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Nigerian Primate hits out at feminism: CEN 1.09.09 p 5. January 14, 2009

Posted by geoconger in Church of England Newspaper, Church of Nigeria, Youth/Children.

The two-parent family is the central building block of society, the Archbishop of Nigeria has argued in his Christmas address to the church. Feminism and absentee fathers were contributing to the social breakdown in Nigeria, he warned, for bad parenting produced bad children which led to a bad future for all.

Absent fathers and neglectful mothers had spawned children who were “bundles of evil and vices due to improper upbringing,” Archbishop Peter Akinola said.

The result of these absent or neglectful role models could be observed “even on Sunday mornings” when children who are “supposed to be in the Church to worship God” can be found marking “their attendance at pitches where they gather for the game of football or go to pubs to drink, smoke and sniff hard drugs.”

The breakdown of family life was a “frightening development,” he said, made worse by those who “take pride in being single parents. If by death a partner is snatched away, this is understandable. We pray for people of such experience that they will be comforted.”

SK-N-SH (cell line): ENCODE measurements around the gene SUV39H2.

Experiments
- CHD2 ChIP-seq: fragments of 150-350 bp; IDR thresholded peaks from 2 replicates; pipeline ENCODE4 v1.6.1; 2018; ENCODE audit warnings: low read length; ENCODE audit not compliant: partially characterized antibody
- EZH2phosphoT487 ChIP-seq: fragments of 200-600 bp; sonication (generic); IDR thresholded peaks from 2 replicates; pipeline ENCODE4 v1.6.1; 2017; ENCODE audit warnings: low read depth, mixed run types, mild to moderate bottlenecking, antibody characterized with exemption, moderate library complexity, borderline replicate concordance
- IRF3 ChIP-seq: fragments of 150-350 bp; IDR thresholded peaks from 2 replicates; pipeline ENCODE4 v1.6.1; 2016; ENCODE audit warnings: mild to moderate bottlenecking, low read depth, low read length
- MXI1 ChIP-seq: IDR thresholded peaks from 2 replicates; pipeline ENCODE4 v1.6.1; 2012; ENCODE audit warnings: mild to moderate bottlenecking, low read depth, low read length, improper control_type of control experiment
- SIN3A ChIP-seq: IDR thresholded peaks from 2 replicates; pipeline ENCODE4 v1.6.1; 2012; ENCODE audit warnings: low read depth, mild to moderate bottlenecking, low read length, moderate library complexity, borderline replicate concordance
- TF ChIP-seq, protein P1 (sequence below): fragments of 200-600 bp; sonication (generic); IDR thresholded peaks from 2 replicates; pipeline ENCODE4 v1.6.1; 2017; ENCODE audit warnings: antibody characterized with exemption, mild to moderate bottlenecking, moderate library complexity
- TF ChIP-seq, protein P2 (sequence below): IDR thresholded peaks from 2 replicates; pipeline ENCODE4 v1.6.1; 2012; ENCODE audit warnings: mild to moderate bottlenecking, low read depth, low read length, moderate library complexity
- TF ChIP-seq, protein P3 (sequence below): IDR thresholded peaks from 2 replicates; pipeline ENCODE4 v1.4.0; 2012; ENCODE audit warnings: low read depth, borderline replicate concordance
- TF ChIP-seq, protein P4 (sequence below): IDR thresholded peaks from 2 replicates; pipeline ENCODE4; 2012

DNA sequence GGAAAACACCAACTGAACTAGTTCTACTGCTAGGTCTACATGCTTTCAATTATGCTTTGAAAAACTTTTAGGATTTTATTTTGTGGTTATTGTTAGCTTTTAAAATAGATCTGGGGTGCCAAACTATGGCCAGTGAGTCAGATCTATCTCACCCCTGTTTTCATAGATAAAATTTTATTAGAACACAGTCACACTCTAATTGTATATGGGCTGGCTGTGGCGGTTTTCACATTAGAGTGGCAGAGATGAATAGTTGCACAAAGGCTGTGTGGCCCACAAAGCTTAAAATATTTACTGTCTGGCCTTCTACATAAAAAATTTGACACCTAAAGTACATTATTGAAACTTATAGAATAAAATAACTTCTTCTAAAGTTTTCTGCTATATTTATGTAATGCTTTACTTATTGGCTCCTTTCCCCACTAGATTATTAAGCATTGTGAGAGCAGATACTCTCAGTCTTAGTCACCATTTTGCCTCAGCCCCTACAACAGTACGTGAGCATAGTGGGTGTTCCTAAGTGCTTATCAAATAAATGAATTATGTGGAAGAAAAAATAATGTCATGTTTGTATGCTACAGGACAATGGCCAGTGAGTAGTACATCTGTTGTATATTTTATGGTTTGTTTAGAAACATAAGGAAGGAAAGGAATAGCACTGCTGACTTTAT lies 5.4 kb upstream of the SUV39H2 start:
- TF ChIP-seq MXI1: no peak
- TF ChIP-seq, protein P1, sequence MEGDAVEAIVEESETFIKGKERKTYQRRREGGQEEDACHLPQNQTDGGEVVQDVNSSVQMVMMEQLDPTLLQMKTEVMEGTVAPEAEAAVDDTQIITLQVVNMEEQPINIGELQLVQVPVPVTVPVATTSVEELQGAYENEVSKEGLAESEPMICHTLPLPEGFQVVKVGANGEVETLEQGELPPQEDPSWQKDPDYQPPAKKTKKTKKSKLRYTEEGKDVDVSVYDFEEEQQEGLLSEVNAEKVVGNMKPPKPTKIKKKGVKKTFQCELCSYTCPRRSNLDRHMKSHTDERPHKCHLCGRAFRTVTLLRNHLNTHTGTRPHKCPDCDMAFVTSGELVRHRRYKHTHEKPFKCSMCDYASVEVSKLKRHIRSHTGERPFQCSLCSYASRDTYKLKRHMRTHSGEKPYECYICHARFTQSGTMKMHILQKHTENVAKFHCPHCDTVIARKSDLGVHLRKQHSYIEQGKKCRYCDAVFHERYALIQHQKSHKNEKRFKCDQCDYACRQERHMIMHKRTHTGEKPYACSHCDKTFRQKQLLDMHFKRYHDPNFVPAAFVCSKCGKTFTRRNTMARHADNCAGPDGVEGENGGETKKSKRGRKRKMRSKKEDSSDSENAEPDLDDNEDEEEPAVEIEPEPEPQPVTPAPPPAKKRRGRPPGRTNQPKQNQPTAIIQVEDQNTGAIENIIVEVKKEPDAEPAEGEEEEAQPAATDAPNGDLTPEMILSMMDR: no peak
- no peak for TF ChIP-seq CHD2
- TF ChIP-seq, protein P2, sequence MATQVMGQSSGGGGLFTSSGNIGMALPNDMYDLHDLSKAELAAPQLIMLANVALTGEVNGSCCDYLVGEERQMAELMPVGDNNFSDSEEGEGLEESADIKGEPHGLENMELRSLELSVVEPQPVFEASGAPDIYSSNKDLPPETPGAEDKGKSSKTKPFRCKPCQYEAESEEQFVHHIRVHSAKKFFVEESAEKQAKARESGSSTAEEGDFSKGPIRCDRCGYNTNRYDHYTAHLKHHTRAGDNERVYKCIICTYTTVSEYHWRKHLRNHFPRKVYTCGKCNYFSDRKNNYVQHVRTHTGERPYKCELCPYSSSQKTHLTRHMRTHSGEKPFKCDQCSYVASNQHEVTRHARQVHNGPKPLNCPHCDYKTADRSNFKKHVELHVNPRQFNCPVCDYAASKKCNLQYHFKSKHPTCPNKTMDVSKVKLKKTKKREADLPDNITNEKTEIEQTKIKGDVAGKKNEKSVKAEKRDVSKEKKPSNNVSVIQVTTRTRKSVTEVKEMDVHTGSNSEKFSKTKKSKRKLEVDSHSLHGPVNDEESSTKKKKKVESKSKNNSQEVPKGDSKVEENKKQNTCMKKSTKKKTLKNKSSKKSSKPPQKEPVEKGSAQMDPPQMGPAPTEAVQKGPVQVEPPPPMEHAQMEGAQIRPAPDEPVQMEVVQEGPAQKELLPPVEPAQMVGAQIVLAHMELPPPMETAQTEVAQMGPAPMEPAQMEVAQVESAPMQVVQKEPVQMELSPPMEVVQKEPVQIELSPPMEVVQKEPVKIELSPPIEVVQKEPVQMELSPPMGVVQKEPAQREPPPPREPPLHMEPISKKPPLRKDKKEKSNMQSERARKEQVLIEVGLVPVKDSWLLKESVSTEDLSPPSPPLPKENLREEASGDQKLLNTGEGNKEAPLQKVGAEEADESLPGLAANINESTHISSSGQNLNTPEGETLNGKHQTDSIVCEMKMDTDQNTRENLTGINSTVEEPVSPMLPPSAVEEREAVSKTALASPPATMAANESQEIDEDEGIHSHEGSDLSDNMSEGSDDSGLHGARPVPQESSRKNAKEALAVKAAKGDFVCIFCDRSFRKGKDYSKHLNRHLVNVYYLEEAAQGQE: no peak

However there were “some men in our society who are utterly irresponsible with carefree attitude and who will not pay attention to their children,” Archbishop Akinola said. “Likewise are the so called societal ladies, the feminists” who have “little or nothing to offer our younger generation in morals or values.”

Drawing upon the Nativity story, Archbishop Akinola said that in Palestine, as in Africa today, “culturally and religiously” it was “a sin for unmarried females to be put in the family way.”

Yet God sent the angel Gabriel to “reveal His plan and purpose of redemption to Joseph and required him to take care of Mary.” Joseph “handled the situation so well that Mary was saved from embarrassment, shame and untimely death. The husband and wife lived together happily raising the Holy Child as a family. Every child needs constant loving parental care (mother and father playing their roles jointly),” the archbishop said.

Modern Nigeria needed to follow this example, for it is in the best interest of “our Nation and Church” that “we call all parents, fathers and mothers to make it a point of duty to jointly nurture the children in the fear and love of the Lord,” Archbishop Akinola said, for “if our Lord, Jesus the Christ, God incarnate enjoyed full parental care, we mortals can do no less.”

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